Zambia views corruption as poverty road block

Zambia is one of those countries sitting on undeclared results of an important household survey on poverty trends. Conducted in early 2010, the Living Conditions Monitoring Survey probably contains the politically sensitive news that recent years of strong economic growth have not delivered commensurate poverty reduction.

Now that September’s presidential election is out of the way, there seems little to gain from further delay. As Michael Sata, the new leader, was a loser in the three previous elections, he can hardly be blamed for polarised wealth creation in the economy.

The more important question is how Sata and his government intend to tackle whatever incidence of poverty eventually emerges from the survey. His first month in office suggests a remarkably clear priority – “it’s corruption, corruption and corruption” – to borrow the phraseology of a former UK prime minister.

In delivering Zambia’s Independence Day speech on Monday after just four weeks in office, Sata was able to claim legitimately that he is “in a hurry” to stamp out graft. His actions range from appointing Mrs Rosewin Wandi as the new Director-General of the Anti-Corruption Commission to ordering an inquiry into the bizarre sale of Zambia’s telecommunications company to the sovereign wealth fund of Libya, of all places.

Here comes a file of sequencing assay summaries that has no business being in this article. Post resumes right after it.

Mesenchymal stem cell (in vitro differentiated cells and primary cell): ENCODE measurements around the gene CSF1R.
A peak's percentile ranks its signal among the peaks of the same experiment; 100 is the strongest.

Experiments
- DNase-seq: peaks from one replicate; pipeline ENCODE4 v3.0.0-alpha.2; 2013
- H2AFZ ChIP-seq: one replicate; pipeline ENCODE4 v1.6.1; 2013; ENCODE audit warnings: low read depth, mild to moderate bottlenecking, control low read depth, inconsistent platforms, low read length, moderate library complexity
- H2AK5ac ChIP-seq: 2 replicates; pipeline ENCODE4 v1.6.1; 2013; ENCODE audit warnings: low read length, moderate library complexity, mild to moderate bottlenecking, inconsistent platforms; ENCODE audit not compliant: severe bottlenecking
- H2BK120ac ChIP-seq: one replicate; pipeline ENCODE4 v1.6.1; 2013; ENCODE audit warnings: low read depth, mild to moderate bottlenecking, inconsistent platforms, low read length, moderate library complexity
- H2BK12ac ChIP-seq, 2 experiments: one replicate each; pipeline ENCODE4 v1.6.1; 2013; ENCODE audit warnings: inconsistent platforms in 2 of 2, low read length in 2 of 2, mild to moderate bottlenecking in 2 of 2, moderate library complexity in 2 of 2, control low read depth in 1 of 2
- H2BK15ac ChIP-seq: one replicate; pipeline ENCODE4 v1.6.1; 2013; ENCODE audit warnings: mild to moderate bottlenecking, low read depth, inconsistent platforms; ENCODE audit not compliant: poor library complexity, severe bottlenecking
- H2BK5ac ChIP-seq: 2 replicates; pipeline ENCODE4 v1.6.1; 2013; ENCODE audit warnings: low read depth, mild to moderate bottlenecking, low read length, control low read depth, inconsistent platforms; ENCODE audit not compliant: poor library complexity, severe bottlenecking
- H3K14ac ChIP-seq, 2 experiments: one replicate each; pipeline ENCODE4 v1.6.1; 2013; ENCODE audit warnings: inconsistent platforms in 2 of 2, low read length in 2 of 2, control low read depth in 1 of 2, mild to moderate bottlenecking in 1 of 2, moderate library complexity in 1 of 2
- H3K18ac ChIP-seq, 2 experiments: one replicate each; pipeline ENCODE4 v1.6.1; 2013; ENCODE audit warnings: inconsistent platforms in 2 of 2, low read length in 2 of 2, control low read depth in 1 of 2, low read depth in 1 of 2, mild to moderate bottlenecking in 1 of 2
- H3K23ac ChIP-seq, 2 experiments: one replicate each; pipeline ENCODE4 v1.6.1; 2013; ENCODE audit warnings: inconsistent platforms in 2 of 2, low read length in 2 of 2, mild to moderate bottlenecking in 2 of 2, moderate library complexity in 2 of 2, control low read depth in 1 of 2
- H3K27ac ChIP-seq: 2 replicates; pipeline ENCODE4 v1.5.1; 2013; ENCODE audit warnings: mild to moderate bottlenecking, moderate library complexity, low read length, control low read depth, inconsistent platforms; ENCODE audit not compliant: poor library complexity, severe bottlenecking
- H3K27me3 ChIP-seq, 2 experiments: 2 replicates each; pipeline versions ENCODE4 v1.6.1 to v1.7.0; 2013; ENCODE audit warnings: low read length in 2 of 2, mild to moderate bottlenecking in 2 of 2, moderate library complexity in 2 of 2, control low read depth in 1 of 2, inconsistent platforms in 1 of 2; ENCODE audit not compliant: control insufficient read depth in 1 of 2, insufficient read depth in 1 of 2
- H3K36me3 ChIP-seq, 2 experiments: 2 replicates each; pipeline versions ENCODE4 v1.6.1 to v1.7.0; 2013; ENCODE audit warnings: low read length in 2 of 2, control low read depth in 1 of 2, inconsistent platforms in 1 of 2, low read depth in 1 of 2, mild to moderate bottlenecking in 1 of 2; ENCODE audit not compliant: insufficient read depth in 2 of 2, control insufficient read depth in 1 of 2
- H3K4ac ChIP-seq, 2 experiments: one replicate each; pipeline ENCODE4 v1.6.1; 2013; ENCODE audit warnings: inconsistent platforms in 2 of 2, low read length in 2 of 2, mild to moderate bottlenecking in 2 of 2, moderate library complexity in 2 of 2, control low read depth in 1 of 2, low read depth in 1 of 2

Such steps mean little until their outcome becomes visible but they should be enough to mend fences with the international donor community. The behaviour of one or two rogue ministries in the outgoing government prompted suspension of direct budget support from Sweden and Netherlands, as well as the Global Fund to Fight AIDS.

Despite tough economic times for the aid community, Sata knows that Zambia is well placed to capture generous support for food security, climate adaptation and REDD.

Furthermore, strong relations with conventional western donors make good sense for a president who is known to be less enthusiastic for Chinese largesse than his predecessor. To this end, he may benefit from a rebound from neighbouring Malawi, once the favourite haunt of the donors but now something of a pariah.